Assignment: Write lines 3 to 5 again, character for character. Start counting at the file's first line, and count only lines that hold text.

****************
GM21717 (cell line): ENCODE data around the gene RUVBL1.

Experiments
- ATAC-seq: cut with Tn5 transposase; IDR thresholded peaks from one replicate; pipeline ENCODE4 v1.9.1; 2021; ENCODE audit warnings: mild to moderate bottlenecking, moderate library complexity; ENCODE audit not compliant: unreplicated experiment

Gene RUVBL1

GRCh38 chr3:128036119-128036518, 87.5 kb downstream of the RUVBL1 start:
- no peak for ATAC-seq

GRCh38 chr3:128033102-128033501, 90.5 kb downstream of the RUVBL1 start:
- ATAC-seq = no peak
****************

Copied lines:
- ATAC-seq: cut with Tn5 transposase; IDR thresholded peaks from one replicate; pipeline ENCODE4 v1.9.1; 2021; ENCODE audit warnings: mild to moderate bottlenecking, moderate library complexity; ENCODE audit not compliant: unreplicated experiment

Gene RUVBL1

GRCh38 chr3:128036119-128036518, 87.5 kb downstream of the RUVBL1 start: